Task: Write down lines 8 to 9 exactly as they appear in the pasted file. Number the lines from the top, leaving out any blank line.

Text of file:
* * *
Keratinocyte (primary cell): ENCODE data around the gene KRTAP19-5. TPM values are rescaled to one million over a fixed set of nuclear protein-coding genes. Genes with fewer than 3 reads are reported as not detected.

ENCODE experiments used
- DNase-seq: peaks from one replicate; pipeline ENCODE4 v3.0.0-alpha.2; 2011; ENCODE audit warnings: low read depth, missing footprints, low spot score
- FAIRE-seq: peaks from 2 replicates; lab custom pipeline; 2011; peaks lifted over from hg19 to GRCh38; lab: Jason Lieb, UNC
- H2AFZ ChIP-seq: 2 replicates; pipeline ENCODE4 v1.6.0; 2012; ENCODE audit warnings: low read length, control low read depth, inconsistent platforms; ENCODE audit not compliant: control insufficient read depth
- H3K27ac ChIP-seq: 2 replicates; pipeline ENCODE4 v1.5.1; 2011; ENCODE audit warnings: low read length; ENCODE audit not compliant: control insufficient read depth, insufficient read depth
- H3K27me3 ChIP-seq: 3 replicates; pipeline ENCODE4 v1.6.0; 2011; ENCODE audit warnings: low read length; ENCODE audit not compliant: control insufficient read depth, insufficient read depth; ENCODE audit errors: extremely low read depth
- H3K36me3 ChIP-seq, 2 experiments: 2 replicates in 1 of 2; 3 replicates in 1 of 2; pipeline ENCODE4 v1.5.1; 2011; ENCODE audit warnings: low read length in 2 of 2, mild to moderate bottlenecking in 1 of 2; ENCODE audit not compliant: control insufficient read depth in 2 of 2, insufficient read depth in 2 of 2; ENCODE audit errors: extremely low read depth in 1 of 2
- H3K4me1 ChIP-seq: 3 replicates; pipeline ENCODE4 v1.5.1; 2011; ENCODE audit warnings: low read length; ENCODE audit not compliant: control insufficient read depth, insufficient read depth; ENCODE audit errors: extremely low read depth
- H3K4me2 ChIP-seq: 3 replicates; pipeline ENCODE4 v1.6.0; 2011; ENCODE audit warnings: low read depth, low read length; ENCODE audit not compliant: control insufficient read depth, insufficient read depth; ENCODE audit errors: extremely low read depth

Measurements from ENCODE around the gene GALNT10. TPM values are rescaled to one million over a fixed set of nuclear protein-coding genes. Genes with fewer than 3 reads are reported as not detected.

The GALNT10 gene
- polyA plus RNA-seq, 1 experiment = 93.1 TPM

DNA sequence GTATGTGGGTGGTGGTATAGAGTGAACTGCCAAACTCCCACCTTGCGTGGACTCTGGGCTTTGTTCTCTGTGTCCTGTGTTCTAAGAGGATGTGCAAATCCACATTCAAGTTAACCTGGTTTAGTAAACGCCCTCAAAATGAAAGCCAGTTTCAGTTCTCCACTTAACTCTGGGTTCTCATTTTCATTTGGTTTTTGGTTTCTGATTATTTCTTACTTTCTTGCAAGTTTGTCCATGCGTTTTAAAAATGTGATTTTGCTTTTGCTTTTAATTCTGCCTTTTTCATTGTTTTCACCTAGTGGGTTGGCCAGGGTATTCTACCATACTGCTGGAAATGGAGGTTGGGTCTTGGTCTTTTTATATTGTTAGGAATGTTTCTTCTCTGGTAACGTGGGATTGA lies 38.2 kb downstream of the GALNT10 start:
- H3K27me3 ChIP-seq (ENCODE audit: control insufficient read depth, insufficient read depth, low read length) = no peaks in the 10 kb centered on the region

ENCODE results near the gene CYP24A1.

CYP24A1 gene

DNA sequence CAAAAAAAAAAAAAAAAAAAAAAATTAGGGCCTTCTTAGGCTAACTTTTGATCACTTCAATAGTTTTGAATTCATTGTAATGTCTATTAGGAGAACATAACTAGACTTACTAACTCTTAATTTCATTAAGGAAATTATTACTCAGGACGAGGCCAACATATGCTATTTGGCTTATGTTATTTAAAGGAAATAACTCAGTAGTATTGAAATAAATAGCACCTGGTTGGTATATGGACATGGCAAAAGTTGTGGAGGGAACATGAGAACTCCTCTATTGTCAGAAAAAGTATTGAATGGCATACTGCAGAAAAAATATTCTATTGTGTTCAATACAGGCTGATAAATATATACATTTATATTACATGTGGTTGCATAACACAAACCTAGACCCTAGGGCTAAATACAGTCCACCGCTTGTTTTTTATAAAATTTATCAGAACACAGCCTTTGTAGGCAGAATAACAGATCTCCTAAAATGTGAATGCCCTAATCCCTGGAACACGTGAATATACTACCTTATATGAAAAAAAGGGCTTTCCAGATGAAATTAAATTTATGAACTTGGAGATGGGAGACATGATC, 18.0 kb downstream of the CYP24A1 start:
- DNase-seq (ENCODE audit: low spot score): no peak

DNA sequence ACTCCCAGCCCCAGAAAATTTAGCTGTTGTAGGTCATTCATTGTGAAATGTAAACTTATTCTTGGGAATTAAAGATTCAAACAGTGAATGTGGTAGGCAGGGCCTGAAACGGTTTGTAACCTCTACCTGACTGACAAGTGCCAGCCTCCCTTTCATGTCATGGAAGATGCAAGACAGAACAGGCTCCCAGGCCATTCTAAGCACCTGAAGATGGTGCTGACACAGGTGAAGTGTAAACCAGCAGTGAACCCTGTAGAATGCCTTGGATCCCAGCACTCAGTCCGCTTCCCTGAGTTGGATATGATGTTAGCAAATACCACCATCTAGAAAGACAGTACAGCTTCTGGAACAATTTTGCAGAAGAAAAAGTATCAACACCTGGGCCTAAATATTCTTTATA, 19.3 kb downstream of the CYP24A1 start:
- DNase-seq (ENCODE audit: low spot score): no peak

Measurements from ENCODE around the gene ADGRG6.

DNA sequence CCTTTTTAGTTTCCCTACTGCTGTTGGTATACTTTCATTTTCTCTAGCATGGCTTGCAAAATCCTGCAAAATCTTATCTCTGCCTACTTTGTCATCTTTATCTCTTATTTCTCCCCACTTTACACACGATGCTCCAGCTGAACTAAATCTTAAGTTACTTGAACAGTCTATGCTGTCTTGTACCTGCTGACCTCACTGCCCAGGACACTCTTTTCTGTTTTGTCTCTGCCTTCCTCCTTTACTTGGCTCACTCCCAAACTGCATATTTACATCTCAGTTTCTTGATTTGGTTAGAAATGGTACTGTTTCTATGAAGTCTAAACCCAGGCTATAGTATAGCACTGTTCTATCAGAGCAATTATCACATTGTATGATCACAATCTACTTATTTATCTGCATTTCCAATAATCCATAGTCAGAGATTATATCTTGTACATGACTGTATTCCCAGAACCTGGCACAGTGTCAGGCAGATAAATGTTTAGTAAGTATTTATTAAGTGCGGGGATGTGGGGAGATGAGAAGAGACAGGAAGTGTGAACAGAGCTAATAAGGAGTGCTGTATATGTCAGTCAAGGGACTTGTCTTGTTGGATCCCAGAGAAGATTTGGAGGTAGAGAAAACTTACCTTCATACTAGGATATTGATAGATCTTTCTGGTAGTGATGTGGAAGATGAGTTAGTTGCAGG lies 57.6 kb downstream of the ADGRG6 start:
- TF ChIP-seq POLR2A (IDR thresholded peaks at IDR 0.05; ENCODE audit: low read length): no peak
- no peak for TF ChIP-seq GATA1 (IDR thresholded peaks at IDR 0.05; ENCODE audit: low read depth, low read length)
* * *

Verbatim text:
- H3K36me3 ChIP-seq, 2 experiments: 2 replicates in 1 of 2; 3 replicates in 1 of 2; pipeline ENCODE4 v1.5.1; 2011; ENCODE audit warnings: low read length in 2 of 2, mild to moderate bottlenecking in 1 of 2; ENCODE audit not compliant: control insufficient read depth in 2 of 2, insufficient read depth in 2 of 2; ENCODE audit errors: extremely low read depth in 1 of 2
- H3K4me1 ChIP-seq: 3 replicates; pipeline ENCODE4 v1.5.1; 2011; ENCODE audit warnings: low read length; ENCODE audit not compliant: control insufficient read depth, insufficient read depth; ENCODE audit errors: extremely low read depth